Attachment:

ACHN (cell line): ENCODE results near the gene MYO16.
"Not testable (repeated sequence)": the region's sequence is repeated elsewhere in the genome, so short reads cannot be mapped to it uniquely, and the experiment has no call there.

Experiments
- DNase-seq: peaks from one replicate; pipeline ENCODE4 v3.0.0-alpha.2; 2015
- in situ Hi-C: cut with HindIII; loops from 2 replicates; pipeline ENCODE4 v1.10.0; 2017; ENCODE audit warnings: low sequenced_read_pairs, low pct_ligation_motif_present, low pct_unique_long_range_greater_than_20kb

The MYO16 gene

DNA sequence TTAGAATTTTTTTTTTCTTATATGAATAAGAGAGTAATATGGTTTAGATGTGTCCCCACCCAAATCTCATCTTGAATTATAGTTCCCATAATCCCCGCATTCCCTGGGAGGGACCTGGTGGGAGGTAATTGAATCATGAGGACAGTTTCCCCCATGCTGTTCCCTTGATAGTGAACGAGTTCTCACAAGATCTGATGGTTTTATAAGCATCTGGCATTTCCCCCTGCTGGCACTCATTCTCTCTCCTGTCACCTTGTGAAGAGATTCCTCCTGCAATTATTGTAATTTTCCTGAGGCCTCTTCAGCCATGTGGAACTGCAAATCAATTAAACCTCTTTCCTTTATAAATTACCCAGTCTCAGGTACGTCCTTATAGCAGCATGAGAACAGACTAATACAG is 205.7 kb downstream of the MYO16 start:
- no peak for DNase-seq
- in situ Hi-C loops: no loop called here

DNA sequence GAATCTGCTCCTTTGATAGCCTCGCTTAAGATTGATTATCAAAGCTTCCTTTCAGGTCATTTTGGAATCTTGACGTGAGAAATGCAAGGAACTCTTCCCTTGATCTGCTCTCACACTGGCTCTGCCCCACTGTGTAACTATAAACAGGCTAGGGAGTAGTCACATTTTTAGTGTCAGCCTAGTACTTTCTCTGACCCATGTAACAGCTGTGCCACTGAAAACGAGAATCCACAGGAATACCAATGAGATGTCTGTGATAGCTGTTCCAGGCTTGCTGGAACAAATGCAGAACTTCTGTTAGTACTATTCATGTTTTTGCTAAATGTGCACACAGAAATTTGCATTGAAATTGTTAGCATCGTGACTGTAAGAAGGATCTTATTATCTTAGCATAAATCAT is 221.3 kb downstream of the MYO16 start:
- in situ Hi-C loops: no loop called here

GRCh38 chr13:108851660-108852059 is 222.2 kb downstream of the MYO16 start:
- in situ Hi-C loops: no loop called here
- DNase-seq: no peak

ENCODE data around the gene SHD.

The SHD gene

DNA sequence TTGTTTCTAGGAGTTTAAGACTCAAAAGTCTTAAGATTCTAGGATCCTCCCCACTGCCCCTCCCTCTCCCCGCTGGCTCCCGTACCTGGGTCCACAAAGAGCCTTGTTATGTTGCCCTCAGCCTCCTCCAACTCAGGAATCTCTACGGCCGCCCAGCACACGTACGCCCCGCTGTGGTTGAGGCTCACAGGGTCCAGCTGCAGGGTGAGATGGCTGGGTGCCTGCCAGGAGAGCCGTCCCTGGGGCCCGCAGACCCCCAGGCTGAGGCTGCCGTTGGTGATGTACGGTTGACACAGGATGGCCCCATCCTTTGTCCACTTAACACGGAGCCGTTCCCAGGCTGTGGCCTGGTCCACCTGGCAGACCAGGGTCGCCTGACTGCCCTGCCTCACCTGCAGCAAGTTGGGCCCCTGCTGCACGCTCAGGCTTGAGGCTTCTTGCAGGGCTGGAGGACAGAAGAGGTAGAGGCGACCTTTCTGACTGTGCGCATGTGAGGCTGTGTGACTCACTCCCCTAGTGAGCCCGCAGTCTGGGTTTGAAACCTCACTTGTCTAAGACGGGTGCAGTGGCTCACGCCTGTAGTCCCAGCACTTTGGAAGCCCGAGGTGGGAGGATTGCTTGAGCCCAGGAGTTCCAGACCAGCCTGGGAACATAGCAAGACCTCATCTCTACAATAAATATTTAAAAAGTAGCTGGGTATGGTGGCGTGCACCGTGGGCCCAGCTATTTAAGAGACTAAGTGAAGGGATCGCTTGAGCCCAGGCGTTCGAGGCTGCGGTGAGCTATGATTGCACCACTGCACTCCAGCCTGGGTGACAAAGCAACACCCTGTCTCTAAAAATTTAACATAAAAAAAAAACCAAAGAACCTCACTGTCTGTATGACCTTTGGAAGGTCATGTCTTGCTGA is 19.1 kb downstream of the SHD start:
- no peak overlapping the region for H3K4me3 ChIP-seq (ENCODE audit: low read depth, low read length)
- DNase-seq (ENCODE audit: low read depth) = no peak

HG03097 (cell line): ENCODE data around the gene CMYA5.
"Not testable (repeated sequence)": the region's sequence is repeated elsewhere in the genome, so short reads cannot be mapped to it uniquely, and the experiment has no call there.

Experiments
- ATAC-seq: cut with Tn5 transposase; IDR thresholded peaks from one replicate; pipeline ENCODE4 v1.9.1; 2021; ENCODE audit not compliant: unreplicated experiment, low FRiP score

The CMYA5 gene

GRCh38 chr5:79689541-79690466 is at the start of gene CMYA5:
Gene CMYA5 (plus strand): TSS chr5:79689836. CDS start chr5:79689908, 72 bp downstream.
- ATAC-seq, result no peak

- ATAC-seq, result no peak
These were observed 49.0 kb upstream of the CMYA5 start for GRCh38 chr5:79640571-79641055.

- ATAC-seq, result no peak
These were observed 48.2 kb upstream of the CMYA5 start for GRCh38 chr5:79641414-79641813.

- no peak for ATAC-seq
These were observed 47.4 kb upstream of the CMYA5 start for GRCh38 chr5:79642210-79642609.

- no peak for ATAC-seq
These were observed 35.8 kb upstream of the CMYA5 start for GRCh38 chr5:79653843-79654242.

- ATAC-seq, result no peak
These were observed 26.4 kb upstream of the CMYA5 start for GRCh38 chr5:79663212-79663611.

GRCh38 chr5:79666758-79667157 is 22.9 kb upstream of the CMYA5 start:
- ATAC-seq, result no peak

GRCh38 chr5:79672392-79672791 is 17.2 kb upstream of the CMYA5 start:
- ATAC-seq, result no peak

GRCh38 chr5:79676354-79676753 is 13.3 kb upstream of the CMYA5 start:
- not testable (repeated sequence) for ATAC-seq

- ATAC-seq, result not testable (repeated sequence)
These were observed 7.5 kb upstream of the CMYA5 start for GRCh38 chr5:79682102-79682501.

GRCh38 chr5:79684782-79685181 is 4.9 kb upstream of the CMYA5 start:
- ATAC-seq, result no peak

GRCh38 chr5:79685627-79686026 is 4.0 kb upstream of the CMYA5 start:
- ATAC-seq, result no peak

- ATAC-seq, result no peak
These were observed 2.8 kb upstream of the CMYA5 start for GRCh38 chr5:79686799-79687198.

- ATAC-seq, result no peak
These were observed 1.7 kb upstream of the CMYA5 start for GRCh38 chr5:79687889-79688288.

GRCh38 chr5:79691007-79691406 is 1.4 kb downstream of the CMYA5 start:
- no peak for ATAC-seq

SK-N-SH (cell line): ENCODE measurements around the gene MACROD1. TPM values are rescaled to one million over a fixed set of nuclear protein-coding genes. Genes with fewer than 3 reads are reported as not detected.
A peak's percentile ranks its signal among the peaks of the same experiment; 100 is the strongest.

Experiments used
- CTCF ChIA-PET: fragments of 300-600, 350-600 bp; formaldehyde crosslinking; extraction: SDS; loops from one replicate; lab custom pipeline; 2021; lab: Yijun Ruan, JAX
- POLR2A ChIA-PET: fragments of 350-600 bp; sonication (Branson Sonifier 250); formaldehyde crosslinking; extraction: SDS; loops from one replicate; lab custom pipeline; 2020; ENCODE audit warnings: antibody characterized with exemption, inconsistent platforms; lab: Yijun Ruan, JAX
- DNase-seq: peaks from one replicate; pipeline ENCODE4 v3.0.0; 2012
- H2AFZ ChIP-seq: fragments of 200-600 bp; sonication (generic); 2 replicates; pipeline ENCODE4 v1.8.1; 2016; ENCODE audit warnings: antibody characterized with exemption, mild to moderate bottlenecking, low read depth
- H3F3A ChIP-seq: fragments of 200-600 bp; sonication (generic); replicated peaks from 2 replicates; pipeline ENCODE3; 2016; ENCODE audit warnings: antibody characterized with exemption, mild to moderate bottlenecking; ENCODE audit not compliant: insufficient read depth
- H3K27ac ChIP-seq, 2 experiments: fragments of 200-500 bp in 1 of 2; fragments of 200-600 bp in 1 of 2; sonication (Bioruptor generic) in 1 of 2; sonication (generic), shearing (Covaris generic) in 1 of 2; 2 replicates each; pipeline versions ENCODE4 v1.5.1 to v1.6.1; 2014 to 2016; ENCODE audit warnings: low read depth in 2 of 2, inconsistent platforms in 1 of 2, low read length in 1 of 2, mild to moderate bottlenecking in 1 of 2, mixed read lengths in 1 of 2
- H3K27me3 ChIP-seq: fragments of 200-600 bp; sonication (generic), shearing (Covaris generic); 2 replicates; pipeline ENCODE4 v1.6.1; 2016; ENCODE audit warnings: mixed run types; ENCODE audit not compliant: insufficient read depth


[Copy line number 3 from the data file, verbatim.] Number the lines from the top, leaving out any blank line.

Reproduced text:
Experiments